Program
Time Session Speaker Title
8:00-8:10 Welcome Lingfei Wu
University of Pittsburgh
8:10-8:30 Invited talk Steve Fiore
UCF & INSciTS
Science of Team Science: Past, Current, and Future
8:30-9:00 Invited talk Jinhyuk Yun
Soongsil U
Quantifying Team Chemistry in Scientific Collaboration
9:00-9:30 Invited talk Fengli Xu
University of Chicago
Flat Teams Drive Scientific Innovation
9:30-10:00 Invited talk Dongbo Shi
Shanghai Jiao Tong University
Can the Brain Drain of Elite Scientists be Reversed? Evidence from China’s Young Thousand Talents Program
10:30-10:35 Tea break
10:35-12:00 Panel Discussion
Patrick Park
Carnegie Mellon University
Jiang Li
Nanjing University, Dept. of Information Management Science
Science in Teams: Tips and Pitfalls
Lianghao Dai
Zhejiang U, Dept. of Sociology
Bu Yi, Peking U
Dept. of Information Management
An Zeng
Beijing Normal University, School of Systems Science
Erin Leahey
University of Arizona, School of Sociology
Donna Ginther
University of Kansas, Dept. of Economics & NBER
Yong-Yeol Ahn
Indiana University Bloomington, Luddy School of Informatics, Computing, and Engineering
12:00-12:10 Concluding remarks Junming Huang
Princeton University
12:10 Finish
Introduction
The past century has been characterized by a dramatic increase in the scale and complexity of science and technology, growing specialization, and a transition from individual innovation to collaborative discovery. While this shift has been driven by a high expectation of “team science” that scientists in teams will achieve breakthroughs that would not be attainable by either individual or simply additive efforts, two problems at the foundation of team science need to be thoroughly investigated so this high expectation would not turn into underdelivered promise. First, the progress of science can be stifled, slowed, or unbalanced due to the challenges in the collaboration that can affect these teams’ capability in generating new ideas, and the bias in funding that favors teams assembled to apply existing paradigms to solve production challenges against those proposing unpredictable ideas the may alter knowledge flows. Second, the growth of individual scientists may become an overlooked topic at an age when most scientists spend considerable time working with others in teams, which is likely to constrain creative thinking, absorb individual credit, and undermine career progression. To this end, the steady increase in size and complexity of research teams presents an urgent need to understand how do individuals can learn and innovate the best in teams. The satellite aims to achieve a collective understanding of this problem, by bringing together scientists, practitioners, policymakers, and beyond.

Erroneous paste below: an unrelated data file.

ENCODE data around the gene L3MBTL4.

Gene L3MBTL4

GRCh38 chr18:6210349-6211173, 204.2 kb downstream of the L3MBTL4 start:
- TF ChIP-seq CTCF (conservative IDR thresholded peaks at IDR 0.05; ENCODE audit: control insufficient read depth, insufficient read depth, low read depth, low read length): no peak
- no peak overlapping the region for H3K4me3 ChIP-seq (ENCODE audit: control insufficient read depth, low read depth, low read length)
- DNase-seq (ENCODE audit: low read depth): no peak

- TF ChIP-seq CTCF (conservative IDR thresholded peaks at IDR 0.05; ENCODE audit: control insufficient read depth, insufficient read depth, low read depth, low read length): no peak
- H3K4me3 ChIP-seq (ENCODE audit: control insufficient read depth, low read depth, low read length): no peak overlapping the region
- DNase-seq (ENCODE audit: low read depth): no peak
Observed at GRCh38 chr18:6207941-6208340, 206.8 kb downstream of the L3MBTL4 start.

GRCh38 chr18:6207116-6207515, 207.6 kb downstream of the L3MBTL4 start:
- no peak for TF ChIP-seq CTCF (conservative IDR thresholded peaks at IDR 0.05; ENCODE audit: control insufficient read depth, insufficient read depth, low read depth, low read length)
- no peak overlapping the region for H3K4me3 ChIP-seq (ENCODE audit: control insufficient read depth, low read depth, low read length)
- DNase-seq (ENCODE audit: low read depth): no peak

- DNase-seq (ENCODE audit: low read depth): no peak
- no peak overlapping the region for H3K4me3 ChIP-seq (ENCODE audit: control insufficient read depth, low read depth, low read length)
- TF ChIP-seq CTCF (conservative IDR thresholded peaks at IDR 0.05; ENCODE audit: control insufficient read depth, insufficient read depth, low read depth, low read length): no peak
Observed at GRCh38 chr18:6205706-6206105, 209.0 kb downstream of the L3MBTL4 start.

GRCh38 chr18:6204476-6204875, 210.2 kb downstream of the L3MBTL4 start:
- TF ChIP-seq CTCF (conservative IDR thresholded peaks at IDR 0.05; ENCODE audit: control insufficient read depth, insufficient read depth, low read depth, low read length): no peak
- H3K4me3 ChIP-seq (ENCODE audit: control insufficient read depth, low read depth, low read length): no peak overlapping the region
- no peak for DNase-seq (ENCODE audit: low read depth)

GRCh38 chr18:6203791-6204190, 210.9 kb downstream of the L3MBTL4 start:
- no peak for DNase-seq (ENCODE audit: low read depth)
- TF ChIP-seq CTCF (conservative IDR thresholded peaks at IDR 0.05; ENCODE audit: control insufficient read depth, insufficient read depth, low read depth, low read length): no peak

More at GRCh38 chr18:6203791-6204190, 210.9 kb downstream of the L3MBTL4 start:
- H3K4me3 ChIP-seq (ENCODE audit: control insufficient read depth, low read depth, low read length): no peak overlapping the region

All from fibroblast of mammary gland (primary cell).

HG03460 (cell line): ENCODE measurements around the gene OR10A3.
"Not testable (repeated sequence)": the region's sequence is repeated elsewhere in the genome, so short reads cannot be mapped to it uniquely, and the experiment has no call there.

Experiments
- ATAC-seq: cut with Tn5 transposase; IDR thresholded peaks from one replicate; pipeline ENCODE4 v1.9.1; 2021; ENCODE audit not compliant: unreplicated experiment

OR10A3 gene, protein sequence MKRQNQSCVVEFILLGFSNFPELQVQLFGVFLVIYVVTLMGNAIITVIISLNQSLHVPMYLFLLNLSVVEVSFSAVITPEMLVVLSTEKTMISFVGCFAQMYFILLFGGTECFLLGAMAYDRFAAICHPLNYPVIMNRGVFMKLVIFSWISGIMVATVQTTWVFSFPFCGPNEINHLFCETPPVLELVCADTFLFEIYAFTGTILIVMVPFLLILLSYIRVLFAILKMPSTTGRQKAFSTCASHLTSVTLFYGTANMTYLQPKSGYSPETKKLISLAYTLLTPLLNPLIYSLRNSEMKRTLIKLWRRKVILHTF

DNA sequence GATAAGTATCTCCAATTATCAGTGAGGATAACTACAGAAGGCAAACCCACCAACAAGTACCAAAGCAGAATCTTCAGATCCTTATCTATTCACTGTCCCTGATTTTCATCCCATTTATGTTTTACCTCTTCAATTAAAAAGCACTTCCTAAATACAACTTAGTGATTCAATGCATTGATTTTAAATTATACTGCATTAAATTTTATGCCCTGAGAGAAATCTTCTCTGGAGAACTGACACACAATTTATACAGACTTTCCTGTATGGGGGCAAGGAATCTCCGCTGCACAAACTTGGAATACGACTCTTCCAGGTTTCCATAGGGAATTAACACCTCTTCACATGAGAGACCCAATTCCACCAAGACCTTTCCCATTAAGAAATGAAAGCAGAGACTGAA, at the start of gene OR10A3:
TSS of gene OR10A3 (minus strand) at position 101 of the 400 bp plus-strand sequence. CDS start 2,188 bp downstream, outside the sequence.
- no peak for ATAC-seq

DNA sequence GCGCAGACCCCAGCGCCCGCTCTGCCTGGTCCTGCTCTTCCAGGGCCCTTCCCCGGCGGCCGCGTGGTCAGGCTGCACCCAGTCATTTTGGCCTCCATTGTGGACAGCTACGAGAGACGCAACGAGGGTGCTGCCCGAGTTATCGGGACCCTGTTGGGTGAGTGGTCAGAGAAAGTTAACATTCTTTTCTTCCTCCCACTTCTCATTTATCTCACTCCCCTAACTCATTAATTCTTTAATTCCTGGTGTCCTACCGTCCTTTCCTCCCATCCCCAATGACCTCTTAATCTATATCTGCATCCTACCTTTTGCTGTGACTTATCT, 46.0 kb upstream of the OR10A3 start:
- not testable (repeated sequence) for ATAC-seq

Speakers

Steve Fiore

UCF & INSciTS

Erin Leahey

University of Arizona

Donna Ginther

University of Kansas

Yong-Yeol Ahn

Indiana University Bloomington

Jiang Li

Nanjing University

Bu Yi

Peking University

Lianghao Dai

Zhejiang University

An Zeng

Beijing Normal University

Dongbo Shi

Shanghai Jiao Tong University

Jinhyuk Yun

Soongsil University

Fengli Xu

University of Chicago
Organizers

Lingfei Wu

University of Pittsburgh

Junming Huang

Princeton University

Patrick Park

Carnegie Mellon University